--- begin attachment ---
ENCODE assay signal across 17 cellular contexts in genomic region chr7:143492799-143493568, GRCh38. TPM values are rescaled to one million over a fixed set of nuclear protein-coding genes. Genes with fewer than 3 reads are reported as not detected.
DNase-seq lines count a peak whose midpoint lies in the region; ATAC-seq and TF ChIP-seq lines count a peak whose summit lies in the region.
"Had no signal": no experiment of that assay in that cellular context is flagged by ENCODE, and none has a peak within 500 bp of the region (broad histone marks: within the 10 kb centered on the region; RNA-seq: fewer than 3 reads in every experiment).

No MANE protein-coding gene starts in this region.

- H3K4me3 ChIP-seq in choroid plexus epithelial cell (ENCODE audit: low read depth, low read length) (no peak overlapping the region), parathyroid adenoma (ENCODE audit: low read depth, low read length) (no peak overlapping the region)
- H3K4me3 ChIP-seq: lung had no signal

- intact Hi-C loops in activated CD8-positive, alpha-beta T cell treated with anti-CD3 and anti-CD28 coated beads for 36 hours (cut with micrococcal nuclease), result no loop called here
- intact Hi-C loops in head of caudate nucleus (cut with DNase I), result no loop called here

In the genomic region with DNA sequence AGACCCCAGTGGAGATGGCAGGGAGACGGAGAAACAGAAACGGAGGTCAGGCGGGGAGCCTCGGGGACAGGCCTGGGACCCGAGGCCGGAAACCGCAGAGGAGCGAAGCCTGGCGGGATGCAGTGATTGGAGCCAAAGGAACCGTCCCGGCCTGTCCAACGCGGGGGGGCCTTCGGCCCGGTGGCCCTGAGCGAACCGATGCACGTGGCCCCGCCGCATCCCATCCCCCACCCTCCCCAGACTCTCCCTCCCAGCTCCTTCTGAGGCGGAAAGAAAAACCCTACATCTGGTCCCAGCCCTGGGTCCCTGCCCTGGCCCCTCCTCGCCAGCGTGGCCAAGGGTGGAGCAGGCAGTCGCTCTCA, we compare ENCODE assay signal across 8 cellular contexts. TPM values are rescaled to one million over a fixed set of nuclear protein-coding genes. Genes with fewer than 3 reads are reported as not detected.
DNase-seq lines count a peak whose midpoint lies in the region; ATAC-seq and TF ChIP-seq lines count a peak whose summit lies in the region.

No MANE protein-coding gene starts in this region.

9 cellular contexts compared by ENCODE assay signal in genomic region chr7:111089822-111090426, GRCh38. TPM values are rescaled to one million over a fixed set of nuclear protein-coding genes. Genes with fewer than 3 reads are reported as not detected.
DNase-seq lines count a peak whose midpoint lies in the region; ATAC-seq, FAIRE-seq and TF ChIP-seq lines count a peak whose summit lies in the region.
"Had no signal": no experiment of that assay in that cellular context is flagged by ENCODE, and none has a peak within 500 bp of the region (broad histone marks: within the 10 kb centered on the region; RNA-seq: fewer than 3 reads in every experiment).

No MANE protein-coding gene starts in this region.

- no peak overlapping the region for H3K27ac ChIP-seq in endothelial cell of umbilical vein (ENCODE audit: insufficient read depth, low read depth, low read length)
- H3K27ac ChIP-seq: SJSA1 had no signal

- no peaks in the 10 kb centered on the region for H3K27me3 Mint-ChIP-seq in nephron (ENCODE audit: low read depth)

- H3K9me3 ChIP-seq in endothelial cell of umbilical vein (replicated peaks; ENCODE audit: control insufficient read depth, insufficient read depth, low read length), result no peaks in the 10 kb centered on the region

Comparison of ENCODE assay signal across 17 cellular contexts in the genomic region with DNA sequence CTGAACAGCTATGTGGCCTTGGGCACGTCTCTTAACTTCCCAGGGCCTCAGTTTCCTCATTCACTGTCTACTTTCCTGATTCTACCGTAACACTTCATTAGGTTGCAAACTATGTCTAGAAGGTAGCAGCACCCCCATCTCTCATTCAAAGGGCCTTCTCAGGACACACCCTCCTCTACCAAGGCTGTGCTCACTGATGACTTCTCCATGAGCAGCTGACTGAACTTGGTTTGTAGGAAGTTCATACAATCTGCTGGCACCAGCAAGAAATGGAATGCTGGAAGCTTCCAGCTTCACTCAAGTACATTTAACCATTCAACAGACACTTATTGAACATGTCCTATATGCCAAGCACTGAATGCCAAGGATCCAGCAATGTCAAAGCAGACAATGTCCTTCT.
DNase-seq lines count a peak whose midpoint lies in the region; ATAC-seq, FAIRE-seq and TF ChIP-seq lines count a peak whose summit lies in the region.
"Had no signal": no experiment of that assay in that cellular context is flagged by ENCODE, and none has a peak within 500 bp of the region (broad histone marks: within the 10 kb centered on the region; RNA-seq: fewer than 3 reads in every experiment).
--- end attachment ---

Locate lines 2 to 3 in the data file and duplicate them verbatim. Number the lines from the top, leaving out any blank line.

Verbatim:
DNase-seq lines count a peak whose midpoint lies in the region; ATAC-seq and TF ChIP-seq lines count a peak whose summit lies in the region.
"Had no signal": no experiment of that assay in that cellular context is flagged by ENCODE, and none has a peak within 500 bp of the region (broad histone marks: within the 10 kb centered on the region; RNA-seq: fewer than 3 reads in every experiment).